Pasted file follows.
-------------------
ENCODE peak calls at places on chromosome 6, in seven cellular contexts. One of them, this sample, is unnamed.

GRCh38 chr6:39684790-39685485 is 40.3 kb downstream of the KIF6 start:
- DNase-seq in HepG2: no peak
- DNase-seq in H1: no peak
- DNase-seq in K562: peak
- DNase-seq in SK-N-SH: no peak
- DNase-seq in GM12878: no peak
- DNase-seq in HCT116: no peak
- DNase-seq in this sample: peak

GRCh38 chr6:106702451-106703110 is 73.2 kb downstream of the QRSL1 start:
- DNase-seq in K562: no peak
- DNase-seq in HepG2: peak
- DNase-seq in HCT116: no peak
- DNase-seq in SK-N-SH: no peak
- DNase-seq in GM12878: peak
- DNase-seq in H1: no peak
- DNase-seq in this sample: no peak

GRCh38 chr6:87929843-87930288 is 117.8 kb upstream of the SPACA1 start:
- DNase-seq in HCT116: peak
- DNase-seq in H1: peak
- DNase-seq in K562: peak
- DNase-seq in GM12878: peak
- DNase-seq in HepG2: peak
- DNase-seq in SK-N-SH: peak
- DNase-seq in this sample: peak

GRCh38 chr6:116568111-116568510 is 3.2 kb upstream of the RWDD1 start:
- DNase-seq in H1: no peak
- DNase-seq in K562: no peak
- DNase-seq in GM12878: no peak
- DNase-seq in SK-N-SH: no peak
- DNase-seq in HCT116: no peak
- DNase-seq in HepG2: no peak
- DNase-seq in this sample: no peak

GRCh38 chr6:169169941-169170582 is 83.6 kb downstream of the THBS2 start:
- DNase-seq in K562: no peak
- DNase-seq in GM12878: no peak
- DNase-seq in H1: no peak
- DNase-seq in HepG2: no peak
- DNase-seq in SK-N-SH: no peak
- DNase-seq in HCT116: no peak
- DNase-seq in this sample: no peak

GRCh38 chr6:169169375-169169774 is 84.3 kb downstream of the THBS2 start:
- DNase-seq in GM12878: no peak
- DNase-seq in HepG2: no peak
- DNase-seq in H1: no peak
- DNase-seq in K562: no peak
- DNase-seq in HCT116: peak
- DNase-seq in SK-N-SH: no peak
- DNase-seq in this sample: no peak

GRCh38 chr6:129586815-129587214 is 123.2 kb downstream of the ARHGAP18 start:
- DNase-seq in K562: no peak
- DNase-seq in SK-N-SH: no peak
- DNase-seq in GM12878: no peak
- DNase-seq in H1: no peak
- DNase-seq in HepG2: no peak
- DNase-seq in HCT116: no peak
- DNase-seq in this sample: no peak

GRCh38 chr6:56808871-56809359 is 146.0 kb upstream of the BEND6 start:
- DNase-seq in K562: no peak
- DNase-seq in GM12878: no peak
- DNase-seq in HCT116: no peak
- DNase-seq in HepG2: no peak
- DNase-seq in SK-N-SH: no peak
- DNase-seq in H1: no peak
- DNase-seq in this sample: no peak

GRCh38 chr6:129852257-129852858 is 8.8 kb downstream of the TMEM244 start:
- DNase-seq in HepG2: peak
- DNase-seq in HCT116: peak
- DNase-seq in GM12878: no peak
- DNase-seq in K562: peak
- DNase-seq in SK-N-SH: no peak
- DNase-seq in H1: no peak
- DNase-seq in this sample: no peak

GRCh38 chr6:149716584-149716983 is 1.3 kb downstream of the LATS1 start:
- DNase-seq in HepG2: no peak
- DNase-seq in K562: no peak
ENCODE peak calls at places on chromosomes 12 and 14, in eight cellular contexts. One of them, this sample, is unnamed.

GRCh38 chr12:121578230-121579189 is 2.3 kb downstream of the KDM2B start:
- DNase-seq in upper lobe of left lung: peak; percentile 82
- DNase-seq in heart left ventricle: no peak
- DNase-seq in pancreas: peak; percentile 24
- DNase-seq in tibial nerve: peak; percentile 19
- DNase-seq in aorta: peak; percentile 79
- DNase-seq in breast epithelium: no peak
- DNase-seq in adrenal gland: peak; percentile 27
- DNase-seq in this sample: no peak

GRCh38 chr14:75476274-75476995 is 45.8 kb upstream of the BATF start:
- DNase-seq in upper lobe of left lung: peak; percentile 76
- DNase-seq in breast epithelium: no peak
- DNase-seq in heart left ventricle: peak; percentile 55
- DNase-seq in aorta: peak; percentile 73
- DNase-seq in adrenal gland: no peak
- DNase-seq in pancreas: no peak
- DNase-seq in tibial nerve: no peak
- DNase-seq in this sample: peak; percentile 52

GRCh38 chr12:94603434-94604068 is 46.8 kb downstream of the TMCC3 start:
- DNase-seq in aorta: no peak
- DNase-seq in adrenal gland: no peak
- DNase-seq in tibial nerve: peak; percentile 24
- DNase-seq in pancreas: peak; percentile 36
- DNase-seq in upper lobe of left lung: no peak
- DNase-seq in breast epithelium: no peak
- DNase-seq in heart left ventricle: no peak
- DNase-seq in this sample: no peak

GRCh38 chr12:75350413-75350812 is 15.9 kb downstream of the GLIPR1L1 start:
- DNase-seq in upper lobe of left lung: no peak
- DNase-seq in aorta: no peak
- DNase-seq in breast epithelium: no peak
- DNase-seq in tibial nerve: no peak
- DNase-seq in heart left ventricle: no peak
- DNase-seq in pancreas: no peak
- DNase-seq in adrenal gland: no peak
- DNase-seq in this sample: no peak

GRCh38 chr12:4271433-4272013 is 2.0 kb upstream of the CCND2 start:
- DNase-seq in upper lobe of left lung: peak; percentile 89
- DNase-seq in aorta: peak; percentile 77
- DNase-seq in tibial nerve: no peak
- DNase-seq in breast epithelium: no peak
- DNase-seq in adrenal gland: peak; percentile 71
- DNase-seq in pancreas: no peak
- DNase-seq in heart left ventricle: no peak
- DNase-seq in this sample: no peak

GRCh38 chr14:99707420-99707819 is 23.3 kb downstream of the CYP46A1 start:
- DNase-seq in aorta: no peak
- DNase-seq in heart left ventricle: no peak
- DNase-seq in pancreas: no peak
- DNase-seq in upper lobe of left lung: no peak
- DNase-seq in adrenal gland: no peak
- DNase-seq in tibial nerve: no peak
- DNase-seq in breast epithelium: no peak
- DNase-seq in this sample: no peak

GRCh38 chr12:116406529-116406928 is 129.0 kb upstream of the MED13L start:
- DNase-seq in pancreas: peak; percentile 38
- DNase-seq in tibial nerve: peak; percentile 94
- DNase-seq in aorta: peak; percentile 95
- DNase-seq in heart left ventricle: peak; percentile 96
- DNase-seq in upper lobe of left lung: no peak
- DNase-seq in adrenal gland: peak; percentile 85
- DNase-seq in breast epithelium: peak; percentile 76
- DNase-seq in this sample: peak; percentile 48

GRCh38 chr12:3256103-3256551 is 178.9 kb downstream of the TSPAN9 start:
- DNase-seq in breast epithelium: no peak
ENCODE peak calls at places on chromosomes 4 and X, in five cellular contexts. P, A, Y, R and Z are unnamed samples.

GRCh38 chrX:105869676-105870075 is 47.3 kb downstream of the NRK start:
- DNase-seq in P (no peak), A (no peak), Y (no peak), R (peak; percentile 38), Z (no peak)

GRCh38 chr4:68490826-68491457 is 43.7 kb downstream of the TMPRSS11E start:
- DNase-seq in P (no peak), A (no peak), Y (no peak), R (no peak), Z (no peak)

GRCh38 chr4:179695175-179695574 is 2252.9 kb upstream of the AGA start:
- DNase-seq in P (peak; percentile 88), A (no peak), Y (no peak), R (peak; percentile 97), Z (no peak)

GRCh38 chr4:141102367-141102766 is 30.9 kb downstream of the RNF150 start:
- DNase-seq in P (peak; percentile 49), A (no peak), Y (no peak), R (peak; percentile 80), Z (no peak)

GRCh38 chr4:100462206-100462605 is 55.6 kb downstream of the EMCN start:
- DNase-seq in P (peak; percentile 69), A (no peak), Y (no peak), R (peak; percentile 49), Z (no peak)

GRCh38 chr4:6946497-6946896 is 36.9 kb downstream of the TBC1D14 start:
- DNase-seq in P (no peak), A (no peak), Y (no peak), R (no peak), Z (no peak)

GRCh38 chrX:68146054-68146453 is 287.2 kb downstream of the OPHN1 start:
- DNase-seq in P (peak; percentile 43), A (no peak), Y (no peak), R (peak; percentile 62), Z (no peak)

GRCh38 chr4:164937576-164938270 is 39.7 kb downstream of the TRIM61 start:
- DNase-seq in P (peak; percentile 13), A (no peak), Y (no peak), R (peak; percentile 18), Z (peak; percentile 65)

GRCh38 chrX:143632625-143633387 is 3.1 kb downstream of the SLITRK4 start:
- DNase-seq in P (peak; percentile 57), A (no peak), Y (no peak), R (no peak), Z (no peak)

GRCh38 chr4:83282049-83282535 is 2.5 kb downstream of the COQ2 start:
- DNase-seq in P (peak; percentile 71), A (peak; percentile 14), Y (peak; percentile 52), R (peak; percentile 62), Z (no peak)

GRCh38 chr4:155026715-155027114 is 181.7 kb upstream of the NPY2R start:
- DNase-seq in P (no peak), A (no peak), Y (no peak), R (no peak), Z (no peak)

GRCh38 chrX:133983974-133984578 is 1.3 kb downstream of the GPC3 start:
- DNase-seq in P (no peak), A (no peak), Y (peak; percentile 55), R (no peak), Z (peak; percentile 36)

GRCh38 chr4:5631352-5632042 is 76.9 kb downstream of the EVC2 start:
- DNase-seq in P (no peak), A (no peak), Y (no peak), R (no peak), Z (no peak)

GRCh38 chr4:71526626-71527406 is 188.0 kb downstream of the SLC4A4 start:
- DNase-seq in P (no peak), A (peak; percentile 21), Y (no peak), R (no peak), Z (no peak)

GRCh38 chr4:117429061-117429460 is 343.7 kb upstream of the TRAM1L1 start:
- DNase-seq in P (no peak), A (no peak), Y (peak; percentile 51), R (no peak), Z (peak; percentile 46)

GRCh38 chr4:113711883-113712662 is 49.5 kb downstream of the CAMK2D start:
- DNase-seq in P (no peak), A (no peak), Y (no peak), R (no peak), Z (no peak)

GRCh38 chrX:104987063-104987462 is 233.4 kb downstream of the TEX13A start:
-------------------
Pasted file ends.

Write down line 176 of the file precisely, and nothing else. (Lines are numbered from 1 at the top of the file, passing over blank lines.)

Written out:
GRCh38 chrX:104987063-104987462 is 233.4 kb downstream of the TEX13A start: